Infants and sleep deprivation

In the coming weeks, I may change the title of this blog from dream studies to sleep deprivation studies.

Why? Because my wife just gave birth last week to our son Connor Dungan ! Here he is only a few hours after delivery.

Both Connor and Wendy are doing well, safely ensconced at home. We are feeling so blessed by a healthy baby (over 8lbs, y’all) and a relatively easy delivery. 

I’m also overcome with gratitude for the midwives of The Bryn Mawr Birth Center, and my friends and family who have helped us make this transition into parenthood with their gifts of dinner,  errand-running, and infant wisdom.

Our sleep patterns have indeed shifted dramically as we adapt to sleep deprivation.  Once we realized that time doesn’t matter anymore, and that the baby is calling the shots, we have watched with fascination as we become untethered from the diurnal world.

[pullquote] sleep is opportunistic when you’re caring for a newborn[/pullquote]

That’s my take away so far: sleep is opportunistic when you’re caring for a newborn.  There’s no choice but to adapt. But we are designed for this: it’s actually not that hard once my own rigid self-constraints of what “good sleep” means has fallen away.

My dreaming in particular has become filled with intensity, no doubt due to the pressure of REM deprivation, which results in instant REM rebound anytime I close my eyes. 

It’s really trippy.

That’s all I have time for today, but I hope to be adding new content to DreamStudies soon. 

And my new lucid dreaming program –the Lucid Immersion Blueprint — is still ready to birth Jan 2, 2012.  (Just had to birth a real baby first.)


  1. Kalmer Marimaa says

    Good luck and have a strength!

    My son turns 3 next month, but our sleep schedule is still much dominated by him (or by job in working days). So better don’t have great hopes to have your normal (dream) life back soon :oP But at least you can expect more WBTB (wake-back-to-bed) lucid dreams when your sleep is regularly disturbed every night :o)

  2. Pete says

    Beautiful baby Ryan! I’m happy to hear everything went well and glad you’ve shared this adorable picture. I wish you and your family great holidays and look forward to your book.

  3. danielle says

    I like your style, Ryan. I do have friends with very young babies, and those babies sleep through the night. Keep the faith. Connor is a looker, btw.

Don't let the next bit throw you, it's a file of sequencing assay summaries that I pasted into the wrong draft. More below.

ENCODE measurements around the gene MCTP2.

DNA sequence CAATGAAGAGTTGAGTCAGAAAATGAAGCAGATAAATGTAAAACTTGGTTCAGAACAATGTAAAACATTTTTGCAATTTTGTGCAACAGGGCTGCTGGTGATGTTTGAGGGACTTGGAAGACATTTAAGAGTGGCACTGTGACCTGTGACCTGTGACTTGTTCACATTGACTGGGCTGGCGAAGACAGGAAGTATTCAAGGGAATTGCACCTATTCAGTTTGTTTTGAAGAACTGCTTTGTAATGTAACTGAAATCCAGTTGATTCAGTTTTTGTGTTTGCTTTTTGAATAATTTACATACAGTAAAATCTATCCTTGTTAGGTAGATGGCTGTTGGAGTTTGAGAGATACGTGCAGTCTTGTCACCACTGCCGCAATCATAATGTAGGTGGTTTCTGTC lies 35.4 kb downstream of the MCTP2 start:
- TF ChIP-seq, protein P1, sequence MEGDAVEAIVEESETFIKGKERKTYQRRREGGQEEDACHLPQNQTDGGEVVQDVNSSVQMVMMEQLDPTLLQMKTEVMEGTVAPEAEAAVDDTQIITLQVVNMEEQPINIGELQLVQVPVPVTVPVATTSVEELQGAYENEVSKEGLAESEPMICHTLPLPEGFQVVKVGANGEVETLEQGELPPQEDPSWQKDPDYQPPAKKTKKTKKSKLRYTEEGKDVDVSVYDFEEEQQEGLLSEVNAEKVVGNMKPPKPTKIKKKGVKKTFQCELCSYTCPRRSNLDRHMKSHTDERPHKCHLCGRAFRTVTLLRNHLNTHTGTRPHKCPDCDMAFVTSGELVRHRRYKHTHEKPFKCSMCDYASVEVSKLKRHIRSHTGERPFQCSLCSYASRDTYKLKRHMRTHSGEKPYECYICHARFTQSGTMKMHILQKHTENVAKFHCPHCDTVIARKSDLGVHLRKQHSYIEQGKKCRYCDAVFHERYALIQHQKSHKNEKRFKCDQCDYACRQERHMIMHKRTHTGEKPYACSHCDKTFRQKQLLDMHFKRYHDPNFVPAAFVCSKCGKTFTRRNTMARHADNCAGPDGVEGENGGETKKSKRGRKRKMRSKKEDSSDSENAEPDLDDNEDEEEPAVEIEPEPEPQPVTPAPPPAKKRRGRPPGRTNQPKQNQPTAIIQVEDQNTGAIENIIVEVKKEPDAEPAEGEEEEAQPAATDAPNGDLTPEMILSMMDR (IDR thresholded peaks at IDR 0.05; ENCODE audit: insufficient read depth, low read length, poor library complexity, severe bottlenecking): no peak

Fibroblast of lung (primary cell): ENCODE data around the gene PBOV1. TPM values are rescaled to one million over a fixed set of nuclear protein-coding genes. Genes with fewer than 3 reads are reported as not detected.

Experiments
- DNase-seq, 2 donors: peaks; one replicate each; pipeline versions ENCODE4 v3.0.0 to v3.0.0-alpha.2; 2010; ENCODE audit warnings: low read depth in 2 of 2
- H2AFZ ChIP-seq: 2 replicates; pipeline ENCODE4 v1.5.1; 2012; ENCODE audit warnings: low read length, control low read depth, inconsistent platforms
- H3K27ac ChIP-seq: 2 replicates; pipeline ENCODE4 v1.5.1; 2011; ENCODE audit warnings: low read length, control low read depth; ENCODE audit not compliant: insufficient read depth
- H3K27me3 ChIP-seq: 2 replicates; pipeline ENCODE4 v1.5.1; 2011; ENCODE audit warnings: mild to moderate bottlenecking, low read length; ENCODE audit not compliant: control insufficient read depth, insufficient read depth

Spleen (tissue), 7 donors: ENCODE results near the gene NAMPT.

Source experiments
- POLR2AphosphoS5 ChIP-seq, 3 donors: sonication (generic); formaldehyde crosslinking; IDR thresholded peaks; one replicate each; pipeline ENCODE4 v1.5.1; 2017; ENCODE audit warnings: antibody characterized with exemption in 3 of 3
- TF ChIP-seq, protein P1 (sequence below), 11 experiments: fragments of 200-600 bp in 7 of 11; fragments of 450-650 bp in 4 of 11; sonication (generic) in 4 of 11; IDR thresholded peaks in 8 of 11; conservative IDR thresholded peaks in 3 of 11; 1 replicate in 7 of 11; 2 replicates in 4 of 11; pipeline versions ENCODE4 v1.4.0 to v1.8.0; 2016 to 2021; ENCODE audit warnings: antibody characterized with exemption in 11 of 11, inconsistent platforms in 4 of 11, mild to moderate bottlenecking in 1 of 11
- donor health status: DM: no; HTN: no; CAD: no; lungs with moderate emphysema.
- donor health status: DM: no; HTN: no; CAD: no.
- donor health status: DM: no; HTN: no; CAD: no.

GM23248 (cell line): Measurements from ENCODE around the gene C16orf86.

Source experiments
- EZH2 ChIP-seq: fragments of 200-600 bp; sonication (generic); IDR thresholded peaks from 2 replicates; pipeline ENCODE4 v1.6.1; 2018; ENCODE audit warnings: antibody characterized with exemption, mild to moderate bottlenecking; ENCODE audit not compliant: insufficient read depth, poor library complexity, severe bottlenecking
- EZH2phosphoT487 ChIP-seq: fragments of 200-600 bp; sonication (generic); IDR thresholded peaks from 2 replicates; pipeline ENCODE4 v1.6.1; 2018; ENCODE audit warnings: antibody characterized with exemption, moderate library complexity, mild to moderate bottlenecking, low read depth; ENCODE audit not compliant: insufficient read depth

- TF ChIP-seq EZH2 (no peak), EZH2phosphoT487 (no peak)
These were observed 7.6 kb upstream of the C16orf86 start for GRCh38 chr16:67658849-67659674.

• Ryan Hurd says

      we feel so blessed, especially after all the support in the last weeks from friends and family. my heart is continuously bursting wide open. hope you can meet him soon!

  4. Renee says

    Congratulations Ryan! I’m sure you’ve had your share of advice, but I can’t resist offering my own, from experience (though you might already be on to this). I found that the best way to maintain good quality sleep during this time is to keep the baby in bed with the parents for now (there are triangular pillows designed to protect against rolling over on baby, if you’re concerned about that–but I never rolled over on my baby, for the record, and she slept in my bed for her first 3 months). When baby is hungry, no one has to get up, turn on lights, disrupt the melatonin flow, etc. Baby gets “plugged in” for milk and then goes back to sleep. Cuddling together brings a sense of safety, comfort, and unity to your family. :-)

    • Ryan Hurd says

      thanks Renee! we are cosleeping for these early days. I’m really into the anthropology of child rearing and it’s this is how 99% of the world does it. :) I’ll have to check out those pillows.

  5. Liam says

    Well done Ryan, he’s a lovely boy. Don’t worry you’ve only got about six weeks of no sleep and then it starts improving.

    Looking forward to the book.

  6. says


    I did the family bed thing as Renee mentions above. Mine did not sleep through the night until he was 18 months old so this was a matter of survival for us. Do what works best for your particular family. My baby is now going into high school and looking at colleges! It goes fast!

  7. Laurie says

    Congratulations to you and your wife! You are beginning an incredible journey with Connor. Every stage includes both joy and challenge.

    Read “The Happiest Baby on the Block” by Dr Harvey Karp. This book explains why young infants cry and fuss, and how to calm and soothe them. I am a pediatrician and recommend this book to all expectant and new parents.

    • Ryan Hurd says

      thanks for the tip!! We watched Karp’s video for the first time last week and it was amazingly helpful. Discovered the wonders of the pacifier just 2 nights ago too. So far Connor is doing a great job expressing his needs. :)

Leave a Reply

Your email address will not be published. Required fields are marked *

You may use these HTML tags and attributes: <a href="" title=""> <abbr title=""> <acronym title=""> <b> <blockquote cite=""> <cite> <code> <del datetime=""> <em> <i> <q cite=""> <strike> <strong>